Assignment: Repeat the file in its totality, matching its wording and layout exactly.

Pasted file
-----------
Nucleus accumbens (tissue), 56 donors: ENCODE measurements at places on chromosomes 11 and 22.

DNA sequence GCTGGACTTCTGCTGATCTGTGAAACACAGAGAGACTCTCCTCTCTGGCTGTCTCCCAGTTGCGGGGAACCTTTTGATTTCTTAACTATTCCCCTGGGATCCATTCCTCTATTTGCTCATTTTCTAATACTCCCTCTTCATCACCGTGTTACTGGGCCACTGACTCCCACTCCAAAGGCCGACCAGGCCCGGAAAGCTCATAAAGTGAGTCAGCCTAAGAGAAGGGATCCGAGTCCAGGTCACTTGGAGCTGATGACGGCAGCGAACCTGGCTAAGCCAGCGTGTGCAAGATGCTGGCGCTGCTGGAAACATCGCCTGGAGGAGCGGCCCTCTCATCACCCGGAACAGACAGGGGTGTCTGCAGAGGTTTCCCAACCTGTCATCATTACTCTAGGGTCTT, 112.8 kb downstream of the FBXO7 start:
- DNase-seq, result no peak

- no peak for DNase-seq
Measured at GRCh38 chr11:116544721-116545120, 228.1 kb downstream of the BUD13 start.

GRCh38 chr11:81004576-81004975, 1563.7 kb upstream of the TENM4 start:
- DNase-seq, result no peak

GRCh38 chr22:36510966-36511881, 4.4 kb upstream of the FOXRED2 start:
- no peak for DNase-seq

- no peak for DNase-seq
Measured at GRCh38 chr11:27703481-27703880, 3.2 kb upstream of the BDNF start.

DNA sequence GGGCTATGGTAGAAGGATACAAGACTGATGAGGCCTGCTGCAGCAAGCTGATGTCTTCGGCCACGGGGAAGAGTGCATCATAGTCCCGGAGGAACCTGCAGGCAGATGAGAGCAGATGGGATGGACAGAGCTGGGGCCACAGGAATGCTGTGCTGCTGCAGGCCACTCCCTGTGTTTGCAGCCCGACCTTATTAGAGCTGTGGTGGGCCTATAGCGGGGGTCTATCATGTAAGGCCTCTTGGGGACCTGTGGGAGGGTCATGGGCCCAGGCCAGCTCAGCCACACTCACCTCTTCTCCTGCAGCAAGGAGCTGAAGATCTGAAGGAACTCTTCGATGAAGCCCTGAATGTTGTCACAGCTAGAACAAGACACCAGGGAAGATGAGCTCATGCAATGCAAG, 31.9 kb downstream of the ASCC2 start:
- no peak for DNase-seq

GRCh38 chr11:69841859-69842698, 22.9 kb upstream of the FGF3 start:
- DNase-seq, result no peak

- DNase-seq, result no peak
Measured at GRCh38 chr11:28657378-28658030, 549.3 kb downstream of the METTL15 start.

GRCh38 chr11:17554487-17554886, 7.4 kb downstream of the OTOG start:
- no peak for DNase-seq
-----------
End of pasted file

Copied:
Nucleus accumbens (tissue), 56 donors: ENCODE measurements at places on chromosomes 11 and 22.

DNA sequence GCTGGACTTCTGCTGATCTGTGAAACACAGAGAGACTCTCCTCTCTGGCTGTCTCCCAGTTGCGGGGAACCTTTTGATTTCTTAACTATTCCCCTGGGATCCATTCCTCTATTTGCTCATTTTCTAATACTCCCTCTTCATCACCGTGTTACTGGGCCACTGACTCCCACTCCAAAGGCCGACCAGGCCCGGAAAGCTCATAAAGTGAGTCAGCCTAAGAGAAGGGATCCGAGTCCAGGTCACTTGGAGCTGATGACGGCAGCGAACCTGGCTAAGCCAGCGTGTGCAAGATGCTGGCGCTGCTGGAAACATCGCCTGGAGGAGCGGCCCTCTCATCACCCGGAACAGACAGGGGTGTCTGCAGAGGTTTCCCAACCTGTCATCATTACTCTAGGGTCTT, 112.8 kb downstream of the FBXO7 start:
- DNase-seq, result no peak

- no peak for DNase-seq
Measured at GRCh38 chr11:116544721-116545120, 228.1 kb downstream of the BUD13 start.

GRCh38 chr11:81004576-81004975, 1563.7 kb upstream of the TENM4 start:
- DNase-seq, result no peak

GRCh38 chr22:36510966-36511881, 4.4 kb upstream of the FOXRED2 start:
- no peak for DNase-seq

- no peak for DNase-seq
Measured at GRCh38 chr11:27703481-27703880, 3.2 kb upstream of the BDNF start.

DNA sequence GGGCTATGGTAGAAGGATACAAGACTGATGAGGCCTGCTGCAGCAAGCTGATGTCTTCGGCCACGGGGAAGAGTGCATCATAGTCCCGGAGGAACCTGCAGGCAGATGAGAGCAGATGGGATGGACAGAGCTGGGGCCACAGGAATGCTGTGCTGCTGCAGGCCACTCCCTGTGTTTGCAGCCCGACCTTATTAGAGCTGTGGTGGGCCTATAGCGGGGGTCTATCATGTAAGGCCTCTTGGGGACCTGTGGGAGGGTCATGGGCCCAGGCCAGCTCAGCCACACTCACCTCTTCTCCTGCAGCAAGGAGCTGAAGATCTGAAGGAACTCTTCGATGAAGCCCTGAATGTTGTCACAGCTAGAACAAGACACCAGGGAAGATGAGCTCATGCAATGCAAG, 31.9 kb downstream of the ASCC2 start:
- no peak for DNase-seq

GRCh38 chr11:69841859-69842698, 22.9 kb upstream of the FGF3 start:
- DNase-seq, result no peak

- DNase-seq, result no peak
Measured at GRCh38 chr11:28657378-28658030, 549.3 kb downstream of the METTL15 start.

GRCh38 chr11:17554487-17554886, 7.4 kb downstream of the OTOG start:
- no peak for DNase-seq